The 50 RBS executives who received exceptionally high incentive-based bonuses per the APA targets also included officials outside GRG.  Stephen Hester, then the RBS Chief Executive Officer, had 28 per cent of his bonus tied to APA-established targets.

The APA, which ended operations in 2012, exercised this authority in connection with its operation of the United Kingdom’s Asset Protection Scheme (APS).  The APS was designed

to support the stability of the UK financial system, increase confidence and capacity to lend, and thus support the UK economy by protecting financial institutions participating in the Scheme against exceptional credit losses on certain portfolios of assets in exchange for a fee. . . . The APS was designed, in effect, to isolate problem assets in a virtual “bad bank”. The toxic assets were insured but stayed on the balance sheet of the bank, which continued to be the first line of management for the assets in question. The insurance cover acted as a substitute for equity capital as it was recognised by the FSA as regulatory capital for the purposes of capital adequacy assessments.

Under the APS, RBS — the only financial institution participant in the APS after November 2009 — got the benefit of having problem or “toxic” assets isolated in a virtual “bad bank.”  This arrangement provided insurance for those assets, while leaving the toxic assets on RBS’s balance sheet and RBS serving as first- line of management for those assets.

The Times report, however, stated that “[i]t was not clear what agency targets had to be met for bonus conditions to accrue, but the agency’s goals included pushing the bank to ‘seek and identify potential disposals’ of customer assets.”

Note:  In the wake of the 2008 financial crisis, RBS management undoubtedly faced what the APA characterized as an “extremely challenging task” in turning RBS around and restoring its viability.  But it is highly troubling that a temporary agency, with no experience in setting executive compensation, apparently saw fit to make incentive-based compensation a significant (in some cases dominant) component of RBS executives’ bonuses, without any clear criteria for awarding of those bonuses or sustained oversight of the bonus-award process.

Both before and after the financial crisis of 2008–2009, as one expert consultant put it, “there have been numerous examples of incentive compensation programs motivating behaviors and activities that resulted in unintended consequences that damaged company reputations, financially harmed companies and their shareholders, and culminated in employee and executive terminations.”  On the basis of that hard-won knowledge, no company – and certainly no government agency – should  adopt any employee incentive-compensation arrangements unless they address the following points:

  1. Clear statements of the targets for particular levels of incentive compensation. In response to the Times’s reporting, an RBS spokesman stated: ““Compliance with the asset protection scheme was a key objective for the bank. The pay of senior executives and other relevant employees was aligned to ensure the bank met this objective.”  With respect, compliance with the APS was not just “a key objective” for RBS, but a minimum requirement for RBS to obtain the benefits that it did from the APS.  Stating that senior executives’ pay was aligned to ensure that RBS complied with the APS implies that executives were given substantial bonuses for doing what they were obligated to do under any circumstances, rather than for superior performance.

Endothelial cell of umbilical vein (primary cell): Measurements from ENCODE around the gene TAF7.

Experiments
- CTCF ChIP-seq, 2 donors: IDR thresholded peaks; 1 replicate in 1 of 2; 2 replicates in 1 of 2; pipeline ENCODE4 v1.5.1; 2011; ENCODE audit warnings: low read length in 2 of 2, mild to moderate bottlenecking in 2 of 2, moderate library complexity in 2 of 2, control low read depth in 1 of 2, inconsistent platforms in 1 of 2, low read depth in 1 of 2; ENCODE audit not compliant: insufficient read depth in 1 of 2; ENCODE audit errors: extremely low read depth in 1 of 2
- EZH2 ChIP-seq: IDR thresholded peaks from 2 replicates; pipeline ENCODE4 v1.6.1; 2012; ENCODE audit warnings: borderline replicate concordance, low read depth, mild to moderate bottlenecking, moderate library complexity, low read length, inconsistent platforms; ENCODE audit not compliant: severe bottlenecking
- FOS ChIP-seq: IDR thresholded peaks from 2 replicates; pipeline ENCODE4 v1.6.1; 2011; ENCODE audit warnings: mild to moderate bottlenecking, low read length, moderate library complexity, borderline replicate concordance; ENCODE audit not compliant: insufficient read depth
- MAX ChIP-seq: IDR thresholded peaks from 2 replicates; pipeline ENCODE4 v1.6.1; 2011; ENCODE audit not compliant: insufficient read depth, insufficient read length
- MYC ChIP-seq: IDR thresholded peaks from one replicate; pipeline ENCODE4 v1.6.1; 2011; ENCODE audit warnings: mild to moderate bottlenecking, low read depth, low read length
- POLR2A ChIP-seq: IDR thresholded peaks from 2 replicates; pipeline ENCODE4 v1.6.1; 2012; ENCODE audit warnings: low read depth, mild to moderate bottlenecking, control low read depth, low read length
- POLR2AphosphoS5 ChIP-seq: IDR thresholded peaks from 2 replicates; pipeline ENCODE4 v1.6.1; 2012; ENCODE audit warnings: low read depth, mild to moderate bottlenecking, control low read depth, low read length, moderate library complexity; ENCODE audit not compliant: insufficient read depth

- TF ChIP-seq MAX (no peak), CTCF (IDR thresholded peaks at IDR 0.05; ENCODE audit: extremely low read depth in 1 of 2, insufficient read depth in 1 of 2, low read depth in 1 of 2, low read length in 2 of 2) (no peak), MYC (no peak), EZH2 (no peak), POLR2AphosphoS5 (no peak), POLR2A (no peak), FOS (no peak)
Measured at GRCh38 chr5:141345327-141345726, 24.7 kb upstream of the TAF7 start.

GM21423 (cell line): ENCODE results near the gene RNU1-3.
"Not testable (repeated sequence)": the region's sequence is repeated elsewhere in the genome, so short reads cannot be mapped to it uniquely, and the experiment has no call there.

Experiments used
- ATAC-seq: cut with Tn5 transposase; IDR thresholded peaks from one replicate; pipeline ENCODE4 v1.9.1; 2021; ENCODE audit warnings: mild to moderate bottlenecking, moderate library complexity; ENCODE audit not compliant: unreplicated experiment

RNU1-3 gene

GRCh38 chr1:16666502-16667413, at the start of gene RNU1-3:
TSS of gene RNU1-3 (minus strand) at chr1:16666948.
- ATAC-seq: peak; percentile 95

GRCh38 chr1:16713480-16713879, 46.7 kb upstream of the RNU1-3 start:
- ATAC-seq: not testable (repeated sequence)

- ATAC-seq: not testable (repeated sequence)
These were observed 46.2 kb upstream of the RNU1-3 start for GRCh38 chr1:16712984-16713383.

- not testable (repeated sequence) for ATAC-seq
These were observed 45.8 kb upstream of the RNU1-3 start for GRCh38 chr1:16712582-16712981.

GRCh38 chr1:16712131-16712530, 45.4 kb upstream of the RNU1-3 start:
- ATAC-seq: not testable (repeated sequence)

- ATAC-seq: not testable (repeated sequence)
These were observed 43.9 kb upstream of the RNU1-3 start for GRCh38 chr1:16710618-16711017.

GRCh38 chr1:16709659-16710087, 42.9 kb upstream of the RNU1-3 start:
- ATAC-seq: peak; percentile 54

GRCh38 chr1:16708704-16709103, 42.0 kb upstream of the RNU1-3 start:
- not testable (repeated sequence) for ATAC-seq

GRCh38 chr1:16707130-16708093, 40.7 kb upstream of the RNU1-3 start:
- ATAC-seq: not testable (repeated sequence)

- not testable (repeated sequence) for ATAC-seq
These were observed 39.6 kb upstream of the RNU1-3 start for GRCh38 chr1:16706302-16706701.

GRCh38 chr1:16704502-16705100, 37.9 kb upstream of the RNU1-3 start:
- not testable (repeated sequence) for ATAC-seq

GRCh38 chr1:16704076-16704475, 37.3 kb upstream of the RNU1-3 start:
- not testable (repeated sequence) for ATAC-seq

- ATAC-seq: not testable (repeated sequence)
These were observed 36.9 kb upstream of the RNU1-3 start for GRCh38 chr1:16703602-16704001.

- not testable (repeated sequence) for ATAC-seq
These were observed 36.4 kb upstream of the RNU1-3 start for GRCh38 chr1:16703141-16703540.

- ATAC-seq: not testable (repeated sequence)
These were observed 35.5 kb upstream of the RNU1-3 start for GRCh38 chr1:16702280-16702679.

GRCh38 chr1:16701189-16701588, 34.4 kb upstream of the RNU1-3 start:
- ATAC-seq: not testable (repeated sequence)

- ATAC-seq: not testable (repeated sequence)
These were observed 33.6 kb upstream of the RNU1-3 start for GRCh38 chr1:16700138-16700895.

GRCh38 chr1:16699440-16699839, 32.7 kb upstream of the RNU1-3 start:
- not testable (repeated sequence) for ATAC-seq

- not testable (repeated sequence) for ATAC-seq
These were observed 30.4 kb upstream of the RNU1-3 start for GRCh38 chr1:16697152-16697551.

2. Specifying the performance criteria for such targets. While the Promontory investigation did not discuss the particulars of RBS executives’ compensation, other incentive-compensation programs have foundered when performance criteria were not specified and subordinates were made to understand that their compensation was dependent on making “the numbers” that senior management dictated.  In GRG’s case, RBS’s training aids included a memorandum that told GRG employees, “Sometimes you need to let customers hang themselves. You have then gained their trust and they know what’s coming when they fail to deliver. . . . Missed opportunities will mean missed bonuses.”
  3. Conducting regular incentive-compensation risk assessments. In the United States, since 2010 the Securities and Exchange Commission has required that publicly traded companies conduct risk reviews and make proxy statement disclosures if the “features of a company’s compensation policies and practices have the potential to incentivize its employees to create risks that are reasonably likely to have a material adverse effect on the company.”  While no company, absent extreme circumstances, would ever choose to make such a disclosure, the SEC standard should prompt companies to engage in periodic risk assessments of their incentive-compensation programs – at the least, to minimize the possibility that any of those programs would come close to creating such risks.  Those risk assessments, like other types of risk assessments, should take pains to identify a company’s inherent risk, evaluate existing controls to mitigate that risk, and determine residual risk
  4. Actively managing the risks that particular incentive-compensation arrangements may create.  Moreover, once that residual risk has been determined, companies must take specific steps to address and manage those risks on a continuing basis.  Merely identifying the risks without further action will do nothing to protect the company in the event that the compensation program with which those risks are associated later leads to regulatory enforcement or reputational damage.